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Pickleball Playing Tips


Wear good quality non-marking court shoes. Do not use running shoes, which are not designed for side-to-side movement. Clean your shoes often, as dirty shoes will cause slips.

If you or your partners are not sure if the ball is in or out, the call is always in favor of your opponent.
Pickleball is a game of placement, not power. Beginners use power but better players use placement.
Learn from the better players and ask for advice and assistance. Listen to and try suggestions, and adjust to your own style of playing.  Keep the things that work and eliminate the things that just do not work for you. 

Look on the USAPA site on the internet for tips and lessons. Books and DVD’s are available as well as video matches on You-Tube.

Call out the score every time you serve so that your opponents can hear the score. Call out your score first, then the opponent’s score and, finally, if you are the first server or the second server. Example: 3-1 on 2 (second server)

Make sure your opponent is ready before you serve. Remember that you have 10 seconds to serve after you announce the score.

If there is a disagreement on the score, either play a let or give your opponent the benefit of the doubt.

Call out “I’ve got it” or “mine” when you want to take the shot.

Do not wear offensive or distracting clothing. You can be forced to change in a tournament setting.

Be gentle with beginners or lesser players. Remember that at one time you, too, were a beginner.

If you are not ready to return the serve, hold up your hand or turn your back to the server. Do not attempt to return the serve when you are not ready. If you do try to return the serve and miss, you cannot claim that you were not ready.

Learn to judge out balls. Know the rules regarding out balls.

Balls that are climbing at shoulder level with speed usually go out.

Listen and look for balls that sound funny or bounce funny. They may be cracked.

As the better player, you will hit fewer shots in match play than your partner. Be patient and make sure that you are ready for your opportunity. Support your partner, as he or she will be under more pressure and taking more shots than you. With more shots going his or her way, try to poach more and fake poaching more than usual.

When you lose, try to figure out why. Was it your fault? Did you have too many unforced errors? Did you pop up too many shots?  Were you adding extra pressure onto your partner? Were you not ready when you had the opportunity to put the ball away? Did you lose focus? Were you thinking about the last shot versus focusing on the current shot?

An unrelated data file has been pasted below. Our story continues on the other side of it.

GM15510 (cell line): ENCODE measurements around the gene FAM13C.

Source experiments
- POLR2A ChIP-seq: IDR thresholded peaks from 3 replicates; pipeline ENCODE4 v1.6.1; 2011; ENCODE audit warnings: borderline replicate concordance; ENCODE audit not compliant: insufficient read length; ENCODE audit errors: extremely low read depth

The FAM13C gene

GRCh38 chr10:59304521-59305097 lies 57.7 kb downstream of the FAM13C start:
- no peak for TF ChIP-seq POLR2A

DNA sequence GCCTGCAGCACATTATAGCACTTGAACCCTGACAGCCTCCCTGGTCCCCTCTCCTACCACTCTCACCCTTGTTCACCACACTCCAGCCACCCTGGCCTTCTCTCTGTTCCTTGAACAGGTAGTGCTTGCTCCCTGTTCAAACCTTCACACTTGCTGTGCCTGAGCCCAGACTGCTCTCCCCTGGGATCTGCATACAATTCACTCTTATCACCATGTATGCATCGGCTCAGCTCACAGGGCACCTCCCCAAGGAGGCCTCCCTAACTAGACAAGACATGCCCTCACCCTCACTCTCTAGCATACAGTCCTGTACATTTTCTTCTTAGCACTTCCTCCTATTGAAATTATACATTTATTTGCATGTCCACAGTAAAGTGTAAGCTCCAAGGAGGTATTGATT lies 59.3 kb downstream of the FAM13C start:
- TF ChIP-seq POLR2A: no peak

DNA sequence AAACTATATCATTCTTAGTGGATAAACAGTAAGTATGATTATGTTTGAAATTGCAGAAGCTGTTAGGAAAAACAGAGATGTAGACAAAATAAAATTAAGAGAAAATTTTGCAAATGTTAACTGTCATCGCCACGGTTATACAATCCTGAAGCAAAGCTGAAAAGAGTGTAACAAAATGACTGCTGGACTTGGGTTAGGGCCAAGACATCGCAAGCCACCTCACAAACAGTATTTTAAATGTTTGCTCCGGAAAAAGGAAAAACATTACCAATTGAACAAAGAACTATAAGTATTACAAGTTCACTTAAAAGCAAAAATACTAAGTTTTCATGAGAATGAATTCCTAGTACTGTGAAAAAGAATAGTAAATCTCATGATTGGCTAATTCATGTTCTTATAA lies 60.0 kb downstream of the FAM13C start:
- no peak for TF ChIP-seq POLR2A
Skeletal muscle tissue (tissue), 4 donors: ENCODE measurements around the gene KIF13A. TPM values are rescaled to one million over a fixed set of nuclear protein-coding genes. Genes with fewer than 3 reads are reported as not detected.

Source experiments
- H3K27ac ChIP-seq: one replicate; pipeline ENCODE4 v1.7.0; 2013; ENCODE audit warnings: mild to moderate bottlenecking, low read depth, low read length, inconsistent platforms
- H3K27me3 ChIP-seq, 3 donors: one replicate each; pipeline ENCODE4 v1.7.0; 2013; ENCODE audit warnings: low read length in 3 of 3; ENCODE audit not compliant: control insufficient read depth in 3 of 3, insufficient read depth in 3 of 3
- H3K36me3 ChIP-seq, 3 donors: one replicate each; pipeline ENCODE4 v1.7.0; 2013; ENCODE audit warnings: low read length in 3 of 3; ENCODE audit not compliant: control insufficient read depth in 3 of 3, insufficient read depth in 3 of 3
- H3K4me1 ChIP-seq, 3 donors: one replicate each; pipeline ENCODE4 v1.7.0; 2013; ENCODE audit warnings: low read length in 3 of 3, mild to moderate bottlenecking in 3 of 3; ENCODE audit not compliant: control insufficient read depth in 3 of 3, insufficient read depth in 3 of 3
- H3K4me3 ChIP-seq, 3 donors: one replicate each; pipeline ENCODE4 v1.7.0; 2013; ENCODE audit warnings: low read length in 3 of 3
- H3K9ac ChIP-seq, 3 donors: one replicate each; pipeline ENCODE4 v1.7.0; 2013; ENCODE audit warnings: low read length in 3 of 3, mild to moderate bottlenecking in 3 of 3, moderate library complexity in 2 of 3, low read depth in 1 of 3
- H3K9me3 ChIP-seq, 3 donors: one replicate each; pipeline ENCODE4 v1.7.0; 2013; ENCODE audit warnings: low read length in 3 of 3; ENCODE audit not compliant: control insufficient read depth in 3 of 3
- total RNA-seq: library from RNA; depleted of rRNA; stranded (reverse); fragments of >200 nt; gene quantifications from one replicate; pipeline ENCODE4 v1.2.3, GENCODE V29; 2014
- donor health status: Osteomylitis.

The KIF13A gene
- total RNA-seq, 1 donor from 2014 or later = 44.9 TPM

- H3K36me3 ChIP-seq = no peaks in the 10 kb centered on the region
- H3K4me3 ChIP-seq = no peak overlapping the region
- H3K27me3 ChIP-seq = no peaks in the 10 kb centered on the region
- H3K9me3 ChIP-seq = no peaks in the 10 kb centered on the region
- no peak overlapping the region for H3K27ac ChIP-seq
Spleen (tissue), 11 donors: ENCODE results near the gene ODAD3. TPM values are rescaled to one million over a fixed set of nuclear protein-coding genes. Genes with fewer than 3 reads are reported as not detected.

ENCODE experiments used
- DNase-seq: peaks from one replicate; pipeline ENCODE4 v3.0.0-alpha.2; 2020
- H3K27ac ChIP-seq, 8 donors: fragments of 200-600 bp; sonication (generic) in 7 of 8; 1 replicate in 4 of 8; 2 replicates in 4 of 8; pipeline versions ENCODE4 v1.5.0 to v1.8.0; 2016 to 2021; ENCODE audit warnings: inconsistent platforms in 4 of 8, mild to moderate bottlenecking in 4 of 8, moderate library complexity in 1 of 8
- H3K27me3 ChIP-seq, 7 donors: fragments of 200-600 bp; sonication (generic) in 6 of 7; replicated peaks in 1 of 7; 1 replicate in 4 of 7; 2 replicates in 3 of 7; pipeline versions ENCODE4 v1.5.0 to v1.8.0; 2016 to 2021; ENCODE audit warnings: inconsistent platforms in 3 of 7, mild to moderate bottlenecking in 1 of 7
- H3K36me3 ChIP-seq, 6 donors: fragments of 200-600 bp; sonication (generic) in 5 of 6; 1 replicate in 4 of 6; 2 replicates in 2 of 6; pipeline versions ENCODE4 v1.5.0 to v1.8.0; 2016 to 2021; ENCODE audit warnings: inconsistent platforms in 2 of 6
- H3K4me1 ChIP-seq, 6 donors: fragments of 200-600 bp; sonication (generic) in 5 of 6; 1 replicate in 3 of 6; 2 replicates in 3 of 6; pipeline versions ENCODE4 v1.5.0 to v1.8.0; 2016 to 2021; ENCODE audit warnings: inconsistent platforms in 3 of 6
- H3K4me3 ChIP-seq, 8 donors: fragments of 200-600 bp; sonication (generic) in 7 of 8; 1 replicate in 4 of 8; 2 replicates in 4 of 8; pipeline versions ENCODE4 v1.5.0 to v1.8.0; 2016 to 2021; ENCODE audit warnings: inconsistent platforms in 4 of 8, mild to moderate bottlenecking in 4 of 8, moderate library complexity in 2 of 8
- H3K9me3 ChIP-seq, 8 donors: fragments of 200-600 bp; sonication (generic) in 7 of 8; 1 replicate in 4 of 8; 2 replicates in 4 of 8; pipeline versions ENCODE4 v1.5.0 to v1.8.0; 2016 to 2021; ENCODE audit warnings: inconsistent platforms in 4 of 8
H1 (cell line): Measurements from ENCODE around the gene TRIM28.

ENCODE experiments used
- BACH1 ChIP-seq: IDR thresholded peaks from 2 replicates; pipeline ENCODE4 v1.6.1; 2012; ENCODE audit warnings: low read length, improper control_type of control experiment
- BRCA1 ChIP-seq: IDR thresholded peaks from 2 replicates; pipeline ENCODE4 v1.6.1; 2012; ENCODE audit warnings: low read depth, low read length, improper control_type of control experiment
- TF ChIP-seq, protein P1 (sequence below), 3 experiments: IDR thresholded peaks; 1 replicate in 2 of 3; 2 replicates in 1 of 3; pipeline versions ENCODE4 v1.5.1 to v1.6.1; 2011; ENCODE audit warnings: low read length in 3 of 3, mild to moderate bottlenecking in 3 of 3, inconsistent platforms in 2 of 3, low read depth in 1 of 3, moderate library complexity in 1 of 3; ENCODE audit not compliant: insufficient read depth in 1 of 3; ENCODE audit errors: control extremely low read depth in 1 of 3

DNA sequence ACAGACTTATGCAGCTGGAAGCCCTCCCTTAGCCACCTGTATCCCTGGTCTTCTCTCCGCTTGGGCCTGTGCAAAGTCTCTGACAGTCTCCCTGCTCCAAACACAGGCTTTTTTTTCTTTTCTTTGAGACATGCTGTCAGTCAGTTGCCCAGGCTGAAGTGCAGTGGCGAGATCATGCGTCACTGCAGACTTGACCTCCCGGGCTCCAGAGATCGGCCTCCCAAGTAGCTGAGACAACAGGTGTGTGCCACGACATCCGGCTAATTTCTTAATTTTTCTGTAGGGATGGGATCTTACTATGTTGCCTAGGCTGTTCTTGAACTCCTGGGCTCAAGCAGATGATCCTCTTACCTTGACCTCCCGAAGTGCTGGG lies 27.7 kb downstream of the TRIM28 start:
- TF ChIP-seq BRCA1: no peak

When you win, ask why? What did you or your partner do that made the difference?

Did you congratulate your opponents on their effort?

Drink lots of water. Hydrate. Adrenalin drives up your thirst and the need for water.

If you are trying your best on every shot, you never have to apologize for your performance.

Sometimes when your partner is a much better player, they will tend to take many of “your shots.” Talk to them and make them aware that by missing your own shots you have the opportunity to learn.

It’s not always about winning, but it is about improving. Be open to constructive criticism.

Remember that 75% of all shots are won on errors! Keep the ball in play. If you hit the ball over one more time, there is a 75% chance that you could win the point.

When possible, hit at the opponent’s feet, or slightly behind them. This is one of the hardest shots to return.

Always assume that the ball is going to come to you next. Be ready!  Watch the ball contact the paddle, not where it is going to go.

Keep the paddle up in the ready position, not below your waist or by your knees.

When given the opportunity, return the shot using the forehand stroke. It is usually the stronger side for power, touch and control.

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Edmonton Pickleball Club is a registered non-profit organization in Alberta.
Postal address: c/o 304 Caldwell Close NW, Edmonton AB, Canada T6M 2W9

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